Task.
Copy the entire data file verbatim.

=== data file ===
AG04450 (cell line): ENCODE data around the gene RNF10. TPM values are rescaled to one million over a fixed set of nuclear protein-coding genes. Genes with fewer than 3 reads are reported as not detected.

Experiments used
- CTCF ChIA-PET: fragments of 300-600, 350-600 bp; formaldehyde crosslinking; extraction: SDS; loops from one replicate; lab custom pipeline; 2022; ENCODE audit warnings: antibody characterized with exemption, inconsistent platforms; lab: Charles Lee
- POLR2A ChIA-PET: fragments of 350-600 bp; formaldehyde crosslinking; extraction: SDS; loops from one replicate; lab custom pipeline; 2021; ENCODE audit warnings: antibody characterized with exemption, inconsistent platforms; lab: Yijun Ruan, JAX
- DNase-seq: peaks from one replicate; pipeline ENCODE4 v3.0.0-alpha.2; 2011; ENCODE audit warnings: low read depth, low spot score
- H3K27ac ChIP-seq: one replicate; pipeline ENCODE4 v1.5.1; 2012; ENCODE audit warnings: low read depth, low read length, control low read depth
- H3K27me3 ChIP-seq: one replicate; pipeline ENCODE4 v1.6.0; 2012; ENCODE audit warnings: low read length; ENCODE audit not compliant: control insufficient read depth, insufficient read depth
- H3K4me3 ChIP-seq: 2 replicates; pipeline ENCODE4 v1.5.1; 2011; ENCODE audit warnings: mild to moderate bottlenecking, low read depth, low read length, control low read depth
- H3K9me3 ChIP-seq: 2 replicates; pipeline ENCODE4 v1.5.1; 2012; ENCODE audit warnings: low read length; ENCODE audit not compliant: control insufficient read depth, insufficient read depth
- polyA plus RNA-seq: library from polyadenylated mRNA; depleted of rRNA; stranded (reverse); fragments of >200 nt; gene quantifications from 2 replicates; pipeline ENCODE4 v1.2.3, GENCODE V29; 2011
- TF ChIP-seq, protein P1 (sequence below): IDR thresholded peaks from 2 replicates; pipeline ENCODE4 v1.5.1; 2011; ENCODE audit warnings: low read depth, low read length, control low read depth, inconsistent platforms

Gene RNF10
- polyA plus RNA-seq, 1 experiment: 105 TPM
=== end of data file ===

AG04450 (cell line): ENCODE data around the gene RNF10. TPM values are rescaled to one million over a fixed set of nuclear protein-coding genes. Genes with fewer than 3 reads are reported as not detected.

Experiments used
- CTCF ChIA-PET: fragments of 300-600, 350-600 bp; formaldehyde crosslinking; extraction: SDS; loops from one replicate; lab custom pipeline; 2022; ENCODE audit warnings: antibody characterized with exemption, inconsistent platforms; lab: Charles Lee
- POLR2A ChIA-PET: fragments of 350-600 bp; formaldehyde crosslinking; extraction: SDS; loops from one replicate; lab custom pipeline; 2021; ENCODE audit warnings: antibody characterized with exemption, inconsistent platforms; lab: Yijun Ruan, JAX
- DNase-seq: peaks from one replicate; pipeline ENCODE4 v3.0.0-alpha.2; 2011; ENCODE audit warnings: low read depth, low spot score
- H3K27ac ChIP-seq: one replicate; pipeline ENCODE4 v1.5.1; 2012; ENCODE audit warnings: low read depth, low read length, control low read depth
- H3K27me3 ChIP-seq: one replicate; pipeline ENCODE4 v1.6.0; 2012; ENCODE audit warnings: low read length; ENCODE audit not compliant: control insufficient read depth, insufficient read depth
- H3K4me3 ChIP-seq: 2 replicates; pipeline ENCODE4 v1.5.1; 2011; ENCODE audit warnings: mild to moderate bottlenecking, low read depth, low read length, control low read depth
- H3K9me3 ChIP-seq: 2 replicates; pipeline ENCODE4 v1.5.1; 2012; ENCODE audit warnings: low read length; ENCODE audit not compliant: control insufficient read depth, insufficient read depth
- polyA plus RNA-seq: library from polyadenylated mRNA; depleted of rRNA; stranded (reverse); fragments of >200 nt; gene quantifications from 2 replicates; pipeline ENCODE4 v1.2.3, GENCODE V29; 2011
- TF ChIP-seq, protein P1 (sequence below): IDR thresholded peaks from 2 replicates; pipeline ENCODE4 v1.5.1; 2011; ENCODE audit warnings: low read depth, low read length, control low read depth, inconsistent platforms

Gene RNF10
- polyA plus RNA-seq, 1 experiment: 105 TPM